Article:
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Richard Heathcote

Patrick Cantlay plays his shot from the ninth tee during the second round of the Players Championship. (Photo by Richard Heathcote/Getty Images)

PONTE VEDRA BEACH, Fla. — Experience matters at TPC Sawgrass, but it isn’t everything. Four players have won the Players Championship in two or fewer starts in the event (not counting inaugural winner Jack Nicklaus), including last year’s winner Si Woo Kim, who was making just his second appearance in the tournament when he won.

After a 68 on Friday, Patrick Cantlay is trying to add his name to the list.

“I really like this golf course,” said the 26-year-old, who in just his second appearance in the Players Championship is 10 under and tied for second heading into the weekend. “I like how in control of your golf ball you have to be to be able to perform well, how scorable it is if you do that. I think it does a great job of demanding accuracy off the tee and benefits you.”

It’s often said about TPC Sawgrass that everyone plays from the same spots.

That’s only partially true. There’s more nuance than that to Pete Dye’s signature design.

“It doesn’t take driver out of your hands, but you can lay back on certain holes to certain hole locations,” Cantlay said. “It reminds me a lot of Hilton Head, and I like that golf course, as well. So I feel really comfortable around here.”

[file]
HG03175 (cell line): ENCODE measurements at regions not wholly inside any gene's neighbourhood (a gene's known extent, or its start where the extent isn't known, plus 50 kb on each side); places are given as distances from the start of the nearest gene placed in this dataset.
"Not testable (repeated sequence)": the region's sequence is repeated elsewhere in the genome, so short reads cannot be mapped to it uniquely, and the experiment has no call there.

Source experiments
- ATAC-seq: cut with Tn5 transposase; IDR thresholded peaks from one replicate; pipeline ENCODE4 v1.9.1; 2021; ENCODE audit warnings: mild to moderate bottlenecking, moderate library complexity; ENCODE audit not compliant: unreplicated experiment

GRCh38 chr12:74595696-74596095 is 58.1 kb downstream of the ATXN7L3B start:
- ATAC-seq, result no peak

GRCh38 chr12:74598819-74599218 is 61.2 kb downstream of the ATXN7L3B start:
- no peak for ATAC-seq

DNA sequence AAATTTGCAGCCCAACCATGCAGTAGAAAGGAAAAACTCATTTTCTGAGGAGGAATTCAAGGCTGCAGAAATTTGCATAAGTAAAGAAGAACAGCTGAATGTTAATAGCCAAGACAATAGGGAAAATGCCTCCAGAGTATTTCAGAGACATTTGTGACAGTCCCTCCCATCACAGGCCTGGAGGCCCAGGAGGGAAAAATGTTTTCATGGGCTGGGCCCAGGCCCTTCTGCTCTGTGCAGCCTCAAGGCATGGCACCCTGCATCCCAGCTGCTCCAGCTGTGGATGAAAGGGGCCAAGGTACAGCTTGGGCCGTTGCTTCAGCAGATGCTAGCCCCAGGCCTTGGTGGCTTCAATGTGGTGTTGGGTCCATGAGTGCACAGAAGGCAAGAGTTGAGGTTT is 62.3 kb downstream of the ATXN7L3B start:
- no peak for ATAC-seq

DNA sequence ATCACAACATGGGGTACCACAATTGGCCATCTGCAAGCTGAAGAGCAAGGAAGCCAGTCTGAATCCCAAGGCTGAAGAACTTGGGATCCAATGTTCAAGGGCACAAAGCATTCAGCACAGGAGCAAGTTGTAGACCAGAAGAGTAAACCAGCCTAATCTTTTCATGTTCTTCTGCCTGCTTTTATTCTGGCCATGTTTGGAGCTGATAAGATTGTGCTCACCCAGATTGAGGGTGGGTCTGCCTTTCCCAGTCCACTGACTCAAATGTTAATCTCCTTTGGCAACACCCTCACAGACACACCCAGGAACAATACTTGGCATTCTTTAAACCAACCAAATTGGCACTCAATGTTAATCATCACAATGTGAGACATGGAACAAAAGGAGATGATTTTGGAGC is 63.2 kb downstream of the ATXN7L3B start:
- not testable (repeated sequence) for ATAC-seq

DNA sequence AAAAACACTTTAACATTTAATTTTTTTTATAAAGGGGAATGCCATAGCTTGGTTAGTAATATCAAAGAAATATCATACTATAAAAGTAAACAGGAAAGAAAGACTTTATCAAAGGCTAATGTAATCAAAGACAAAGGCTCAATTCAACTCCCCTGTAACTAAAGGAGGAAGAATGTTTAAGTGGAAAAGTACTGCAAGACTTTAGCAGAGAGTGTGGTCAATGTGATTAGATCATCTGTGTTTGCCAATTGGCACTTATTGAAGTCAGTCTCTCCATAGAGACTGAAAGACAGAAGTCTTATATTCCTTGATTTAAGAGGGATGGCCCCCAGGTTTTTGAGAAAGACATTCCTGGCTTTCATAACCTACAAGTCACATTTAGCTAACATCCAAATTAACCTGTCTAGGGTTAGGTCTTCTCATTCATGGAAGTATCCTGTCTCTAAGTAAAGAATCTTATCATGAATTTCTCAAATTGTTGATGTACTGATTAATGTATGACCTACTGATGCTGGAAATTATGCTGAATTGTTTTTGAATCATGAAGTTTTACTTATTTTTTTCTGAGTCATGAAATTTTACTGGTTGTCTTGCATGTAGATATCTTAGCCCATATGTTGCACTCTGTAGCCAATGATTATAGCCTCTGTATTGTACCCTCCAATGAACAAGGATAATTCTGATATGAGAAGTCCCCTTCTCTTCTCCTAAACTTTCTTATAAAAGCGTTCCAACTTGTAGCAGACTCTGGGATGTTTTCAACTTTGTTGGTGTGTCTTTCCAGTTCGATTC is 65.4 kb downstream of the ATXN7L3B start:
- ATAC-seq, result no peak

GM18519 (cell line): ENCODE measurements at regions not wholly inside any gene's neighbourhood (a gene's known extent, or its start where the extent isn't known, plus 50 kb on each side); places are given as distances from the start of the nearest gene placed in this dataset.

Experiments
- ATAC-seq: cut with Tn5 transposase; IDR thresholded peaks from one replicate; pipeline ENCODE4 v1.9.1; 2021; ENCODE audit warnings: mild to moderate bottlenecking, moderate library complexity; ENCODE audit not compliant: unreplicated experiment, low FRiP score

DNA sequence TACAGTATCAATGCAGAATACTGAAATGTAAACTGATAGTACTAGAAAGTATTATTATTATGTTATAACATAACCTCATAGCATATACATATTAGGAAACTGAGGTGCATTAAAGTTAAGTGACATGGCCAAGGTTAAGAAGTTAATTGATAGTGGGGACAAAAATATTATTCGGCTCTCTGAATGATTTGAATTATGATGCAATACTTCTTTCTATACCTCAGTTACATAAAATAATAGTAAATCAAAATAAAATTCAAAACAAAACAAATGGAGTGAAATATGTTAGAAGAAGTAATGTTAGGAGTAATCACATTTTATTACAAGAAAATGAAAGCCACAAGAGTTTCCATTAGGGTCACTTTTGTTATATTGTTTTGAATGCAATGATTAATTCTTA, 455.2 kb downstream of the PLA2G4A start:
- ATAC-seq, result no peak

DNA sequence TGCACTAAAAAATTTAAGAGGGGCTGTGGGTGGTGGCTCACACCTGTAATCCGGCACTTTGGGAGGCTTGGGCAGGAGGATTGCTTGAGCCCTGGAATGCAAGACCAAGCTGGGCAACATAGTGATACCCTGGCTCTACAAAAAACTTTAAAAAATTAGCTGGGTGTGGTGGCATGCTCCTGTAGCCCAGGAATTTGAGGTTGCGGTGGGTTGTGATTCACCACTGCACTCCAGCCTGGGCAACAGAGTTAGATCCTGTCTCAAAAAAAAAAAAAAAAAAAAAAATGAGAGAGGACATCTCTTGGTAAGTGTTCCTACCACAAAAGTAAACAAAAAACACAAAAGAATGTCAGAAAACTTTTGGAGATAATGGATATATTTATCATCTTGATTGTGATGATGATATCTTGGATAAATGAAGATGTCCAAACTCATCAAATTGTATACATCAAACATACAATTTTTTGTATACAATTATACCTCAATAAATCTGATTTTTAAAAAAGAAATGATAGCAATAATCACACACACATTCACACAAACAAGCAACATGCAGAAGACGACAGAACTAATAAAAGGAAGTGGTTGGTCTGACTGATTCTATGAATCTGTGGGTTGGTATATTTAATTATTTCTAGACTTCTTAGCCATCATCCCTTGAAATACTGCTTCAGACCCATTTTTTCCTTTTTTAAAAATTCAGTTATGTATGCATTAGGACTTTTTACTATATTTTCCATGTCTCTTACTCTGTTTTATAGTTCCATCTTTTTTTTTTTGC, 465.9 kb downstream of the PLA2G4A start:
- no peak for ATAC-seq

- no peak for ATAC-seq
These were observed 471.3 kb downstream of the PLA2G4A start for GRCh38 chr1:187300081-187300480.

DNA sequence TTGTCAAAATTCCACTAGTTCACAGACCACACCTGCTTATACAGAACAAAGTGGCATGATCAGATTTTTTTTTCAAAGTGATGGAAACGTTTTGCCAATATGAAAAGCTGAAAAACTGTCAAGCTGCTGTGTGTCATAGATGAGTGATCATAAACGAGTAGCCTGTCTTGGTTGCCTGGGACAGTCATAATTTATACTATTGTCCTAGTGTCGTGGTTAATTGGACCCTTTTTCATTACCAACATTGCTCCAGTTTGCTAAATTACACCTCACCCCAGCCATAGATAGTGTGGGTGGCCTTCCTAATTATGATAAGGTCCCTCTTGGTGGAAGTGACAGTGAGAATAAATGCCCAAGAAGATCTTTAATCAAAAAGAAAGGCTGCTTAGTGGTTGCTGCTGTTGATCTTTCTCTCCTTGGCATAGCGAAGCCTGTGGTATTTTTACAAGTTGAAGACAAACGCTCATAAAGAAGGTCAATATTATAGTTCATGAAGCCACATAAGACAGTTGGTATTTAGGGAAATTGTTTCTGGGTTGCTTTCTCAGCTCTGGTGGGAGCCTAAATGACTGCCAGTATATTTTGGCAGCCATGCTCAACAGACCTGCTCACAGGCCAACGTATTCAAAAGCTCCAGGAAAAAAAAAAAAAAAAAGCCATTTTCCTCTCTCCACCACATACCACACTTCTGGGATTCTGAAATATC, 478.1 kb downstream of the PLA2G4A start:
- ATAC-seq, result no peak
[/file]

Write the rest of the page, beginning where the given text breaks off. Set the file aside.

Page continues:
Comfortable also isn’t a word associated with Dye courses very often. But this one fits Cantlay’s analytical mind and discerning design eye just fine.

It also didn’t take him long to pick up on how to dissect it — last year he opened with a solid 69 and went on to tie for 22nd. Not a bad result considering Rory McIlroy missed the cut in his first three laps around TPC Sawgrass.

“I think that’s a theme with Pete Dye golf courses,” Cantlay said of laying back and coming up with a strategy of when and where to do so. “The seventh hole is a perfect example. It’s not overly long. It’s like 450 yards, and when it’s hot you can get it down there, but he makes it look with the water on the left that you want to hit it to the right. But right is more dead than left if you were to pull it in that little bunker left near the water because the whole hole opens up to the left.”

Making birdies and avoiding mistakes help, too.

Cantlay opened his second round with three straight birdies and was cruising along until his drive on the ninth landed just in front of a stick. He caught too much of the latter and his second shot went into the water, leading to his lone bogey of the day.

It was only a hiccup.

Cantlay bounced back with birdies on 11 and 12 and is now in position to try to collect his second win of the season.

“I really like the golf course,” Cantlay said. “So I’m looking forward to the weekend.”


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